The move by the UK government to commit millions of dollars to the space industry is in stark contrast to a recent decision by U.S. President Barack Obama to scrap it's lunar program.

NASA's Constellation program had sought to send astronauts back to the moon by 2020.

Constellation also intended to study the idea of establishing a moon colony. The program was set to follow the U.S. space agency's shuttle missions, which are due to end in September.

Instead of building new spacecraft of its own, NASA is planning to invest in space technology research and spend $6 billion to pay private space groups to develop and build new rockets to take astronauts into orbit.

The plan leaves many open questions about the future of U.S. space travel, including if and when NASA will ever build rockets of its own again, when astronauts will return to space and in what kind of spacecraft.

We want to know what you think.

Do you think it's worth spending billions of dollars in space exploration? Should we bother going back to the moon?

Filed under: BusinessQuest Means Business

March 23rd, 2010
02:54 AM GMT
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The tit-for-tat battle between Beijing and Google may be getting the headlines today, but it’s only an overture for the real battle brewing between China and the West.

On Capitol Hill, a group of lawmakers stood before reporters last week and warned about the evils of China’s undervalued currency, the yuan. Armed with new legislation to punish China, Democratic Senator Charles Schumer said the U.S. was ‘fed up’ with Beijing’s policies, which he says is costing the U.S. jobs, hampering the recovery and fueling its massive trade deficit.

The new bill was the latest in a series of recent and very public moves intended to press China to raise the value of the yuan.

But will these pressure tactics succeed? Probably not. If there is one thing Beijing has been consistent about, it’s that it rarely bows to foreign pressure, especially on issues affecting its economy. And any move to appease the U.S. would be interpreted as a sign of weakness, which Beijing has been reluctant to show.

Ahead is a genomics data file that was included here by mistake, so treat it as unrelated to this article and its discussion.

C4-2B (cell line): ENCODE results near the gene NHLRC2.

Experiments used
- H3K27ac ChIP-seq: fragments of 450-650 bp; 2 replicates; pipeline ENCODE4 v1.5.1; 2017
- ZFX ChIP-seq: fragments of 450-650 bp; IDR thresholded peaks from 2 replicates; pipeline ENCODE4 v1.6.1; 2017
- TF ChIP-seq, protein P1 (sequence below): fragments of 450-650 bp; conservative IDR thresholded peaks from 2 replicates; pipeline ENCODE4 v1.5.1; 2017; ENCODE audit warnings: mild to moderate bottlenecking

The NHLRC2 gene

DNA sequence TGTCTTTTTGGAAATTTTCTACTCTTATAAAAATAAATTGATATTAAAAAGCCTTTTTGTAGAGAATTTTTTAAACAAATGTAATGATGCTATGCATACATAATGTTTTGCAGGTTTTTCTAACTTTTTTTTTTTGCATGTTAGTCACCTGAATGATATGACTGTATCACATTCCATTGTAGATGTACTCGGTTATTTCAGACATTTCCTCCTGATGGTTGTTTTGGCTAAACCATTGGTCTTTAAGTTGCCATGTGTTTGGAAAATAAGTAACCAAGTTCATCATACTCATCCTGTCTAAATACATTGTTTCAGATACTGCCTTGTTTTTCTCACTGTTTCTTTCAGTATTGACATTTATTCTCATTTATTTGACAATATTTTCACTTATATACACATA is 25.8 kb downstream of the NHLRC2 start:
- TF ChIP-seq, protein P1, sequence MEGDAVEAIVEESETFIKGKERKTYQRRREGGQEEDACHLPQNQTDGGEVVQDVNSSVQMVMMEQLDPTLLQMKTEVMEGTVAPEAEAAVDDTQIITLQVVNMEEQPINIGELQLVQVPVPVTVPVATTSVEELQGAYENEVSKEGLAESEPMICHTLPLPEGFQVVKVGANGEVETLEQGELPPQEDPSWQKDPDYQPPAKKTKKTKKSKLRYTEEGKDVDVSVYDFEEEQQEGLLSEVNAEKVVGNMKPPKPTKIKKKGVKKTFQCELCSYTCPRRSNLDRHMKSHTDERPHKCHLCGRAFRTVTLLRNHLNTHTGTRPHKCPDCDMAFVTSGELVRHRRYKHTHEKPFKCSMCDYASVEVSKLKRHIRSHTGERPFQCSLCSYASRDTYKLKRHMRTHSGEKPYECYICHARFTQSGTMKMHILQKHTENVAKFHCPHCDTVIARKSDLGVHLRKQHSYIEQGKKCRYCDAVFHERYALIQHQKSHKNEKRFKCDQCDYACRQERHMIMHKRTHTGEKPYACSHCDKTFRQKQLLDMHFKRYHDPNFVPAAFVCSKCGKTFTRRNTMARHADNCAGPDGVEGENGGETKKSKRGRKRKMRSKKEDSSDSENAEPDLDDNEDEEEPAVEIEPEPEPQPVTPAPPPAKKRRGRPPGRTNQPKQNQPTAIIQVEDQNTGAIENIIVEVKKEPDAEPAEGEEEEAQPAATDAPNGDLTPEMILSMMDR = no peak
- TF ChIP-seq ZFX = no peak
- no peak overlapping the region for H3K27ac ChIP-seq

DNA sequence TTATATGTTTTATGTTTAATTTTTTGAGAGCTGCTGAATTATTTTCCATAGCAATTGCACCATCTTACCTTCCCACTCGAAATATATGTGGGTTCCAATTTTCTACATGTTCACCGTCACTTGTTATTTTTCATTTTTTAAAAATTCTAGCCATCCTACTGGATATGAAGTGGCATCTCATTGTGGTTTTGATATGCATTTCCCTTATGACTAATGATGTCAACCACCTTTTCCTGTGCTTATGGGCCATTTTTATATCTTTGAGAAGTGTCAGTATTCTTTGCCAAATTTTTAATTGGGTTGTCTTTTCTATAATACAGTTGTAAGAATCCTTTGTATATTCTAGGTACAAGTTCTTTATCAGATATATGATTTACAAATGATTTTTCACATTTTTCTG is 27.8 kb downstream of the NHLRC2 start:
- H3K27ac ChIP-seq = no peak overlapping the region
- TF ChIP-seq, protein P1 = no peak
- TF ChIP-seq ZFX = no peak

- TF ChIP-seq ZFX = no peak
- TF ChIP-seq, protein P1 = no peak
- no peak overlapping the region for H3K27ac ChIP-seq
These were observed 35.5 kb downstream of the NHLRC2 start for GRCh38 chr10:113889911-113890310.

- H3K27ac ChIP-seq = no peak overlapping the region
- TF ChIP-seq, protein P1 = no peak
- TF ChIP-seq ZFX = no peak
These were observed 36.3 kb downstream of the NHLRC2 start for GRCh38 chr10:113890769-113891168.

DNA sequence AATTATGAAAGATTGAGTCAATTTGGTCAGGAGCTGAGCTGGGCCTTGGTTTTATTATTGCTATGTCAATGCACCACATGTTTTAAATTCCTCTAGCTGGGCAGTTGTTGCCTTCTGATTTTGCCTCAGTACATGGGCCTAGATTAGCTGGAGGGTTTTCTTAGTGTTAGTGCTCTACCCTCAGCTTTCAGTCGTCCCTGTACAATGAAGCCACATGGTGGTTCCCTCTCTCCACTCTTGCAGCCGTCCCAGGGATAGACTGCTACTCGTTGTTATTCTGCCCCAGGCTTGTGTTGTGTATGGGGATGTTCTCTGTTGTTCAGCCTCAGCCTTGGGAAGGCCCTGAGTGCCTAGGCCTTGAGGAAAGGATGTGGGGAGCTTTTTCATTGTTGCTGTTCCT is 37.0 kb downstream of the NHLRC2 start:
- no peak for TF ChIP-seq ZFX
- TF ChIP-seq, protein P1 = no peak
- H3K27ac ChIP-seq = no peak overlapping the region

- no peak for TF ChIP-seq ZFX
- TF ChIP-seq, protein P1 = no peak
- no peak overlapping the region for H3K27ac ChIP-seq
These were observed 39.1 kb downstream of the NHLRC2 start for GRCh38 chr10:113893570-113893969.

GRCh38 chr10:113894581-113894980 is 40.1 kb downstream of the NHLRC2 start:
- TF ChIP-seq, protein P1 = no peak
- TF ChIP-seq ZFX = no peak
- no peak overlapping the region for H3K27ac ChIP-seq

And what if China did act? Would that solve the problems facing the U.S. economy? Again, probably not.

As economist Stephen Roach of Morgan Stanley said recently while being interviewed on another network, the U.S. isn’t facing a ‘China problem,’ but rather a domestic one. And targeting China is the result of Washington refusing to look into the mirror.

Other economists have also said a stronger yuan will do little to address a high U.S. unemployment rate or a massive trade deficit. And if anything, a stronger yuan would likely do nothing more than stoke U.S. inflation.

And don’t underestimate the weight behind China’s threats to retaliate, should the U.S. follow through with sanctions. Like it or not, China is becoming the driver of the global economy. And that has huge implications for America Inc. With companies like General Motors and Boeing increasingly looking to China for business, a warning from China should give reason to worry.

In fact, signs of a worsening political relationship may already be working its way into business relations. A survey from the American Chamber of Commerce showed a growing number of U.S. companies say they feel unwelcome in China and face discriminatory government policies.

There is little to be hopeful about as trade tensions escalate. The next big volley will likely come April 15th. That's when the U.S. Treasury is to consider whether to label China a currency manipulator in its semi-annual report.  And if many lawmakers on Capitol Hill have their way, they just might.